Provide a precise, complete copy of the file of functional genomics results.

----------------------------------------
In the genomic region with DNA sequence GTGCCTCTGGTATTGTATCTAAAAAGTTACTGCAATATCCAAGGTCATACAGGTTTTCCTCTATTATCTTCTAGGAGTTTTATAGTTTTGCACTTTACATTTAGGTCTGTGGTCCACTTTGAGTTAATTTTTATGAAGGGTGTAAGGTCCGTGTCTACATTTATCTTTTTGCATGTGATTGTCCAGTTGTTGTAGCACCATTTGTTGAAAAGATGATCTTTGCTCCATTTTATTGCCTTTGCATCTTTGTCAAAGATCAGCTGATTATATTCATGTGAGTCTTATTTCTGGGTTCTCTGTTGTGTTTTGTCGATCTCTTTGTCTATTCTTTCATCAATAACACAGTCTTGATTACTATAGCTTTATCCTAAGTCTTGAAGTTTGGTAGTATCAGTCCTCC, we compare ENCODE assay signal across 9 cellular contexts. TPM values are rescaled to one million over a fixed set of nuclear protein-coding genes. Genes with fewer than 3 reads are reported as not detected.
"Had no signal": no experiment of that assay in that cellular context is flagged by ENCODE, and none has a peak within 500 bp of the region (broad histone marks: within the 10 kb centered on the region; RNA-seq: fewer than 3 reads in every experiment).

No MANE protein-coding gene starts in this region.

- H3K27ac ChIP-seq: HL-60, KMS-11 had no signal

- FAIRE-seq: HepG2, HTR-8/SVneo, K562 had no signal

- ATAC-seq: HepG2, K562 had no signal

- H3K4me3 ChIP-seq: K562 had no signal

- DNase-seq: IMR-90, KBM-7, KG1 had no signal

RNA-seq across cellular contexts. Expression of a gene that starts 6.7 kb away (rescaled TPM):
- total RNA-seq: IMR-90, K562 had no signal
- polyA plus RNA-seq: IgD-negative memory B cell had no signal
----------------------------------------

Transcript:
In the genomic region with DNA sequence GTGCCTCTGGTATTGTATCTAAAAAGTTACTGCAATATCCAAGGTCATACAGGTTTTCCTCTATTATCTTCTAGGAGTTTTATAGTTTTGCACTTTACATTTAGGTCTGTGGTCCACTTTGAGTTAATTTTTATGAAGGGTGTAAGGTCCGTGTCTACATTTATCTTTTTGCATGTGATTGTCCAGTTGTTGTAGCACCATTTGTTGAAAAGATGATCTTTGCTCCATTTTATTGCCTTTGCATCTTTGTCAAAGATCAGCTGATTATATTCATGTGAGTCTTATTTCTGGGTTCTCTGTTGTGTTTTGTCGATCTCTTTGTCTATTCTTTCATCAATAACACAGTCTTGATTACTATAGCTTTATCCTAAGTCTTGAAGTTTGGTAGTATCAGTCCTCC, we compare ENCODE assay signal across 9 cellular contexts. TPM values are rescaled to one million over a fixed set of nuclear protein-coding genes. Genes with fewer than 3 reads are reported as not detected.
"Had no signal": no experiment of that assay in that cellular context is flagged by ENCODE, and none has a peak within 500 bp of the region (broad histone marks: within the 10 kb centered on the region; RNA-seq: fewer than 3 reads in every experiment).

No MANE protein-coding gene starts in this region.

- H3K27ac ChIP-seq: HL-60, KMS-11 had no signal

- FAIRE-seq: HepG2, HTR-8/SVneo, K562 had no signal

- ATAC-seq: HepG2, K562 had no signal

- H3K4me3 ChIP-seq: K562 had no signal

- DNase-seq: IMR-90, KBM-7, KG1 had no signal

RNA-seq across cellular contexts. Expression of a gene that starts 6.7 kb away (rescaled TPM):
- total RNA-seq: IMR-90, K562 had no signal
- polyA plus RNA-seq: IgD-negative memory B cell had no signal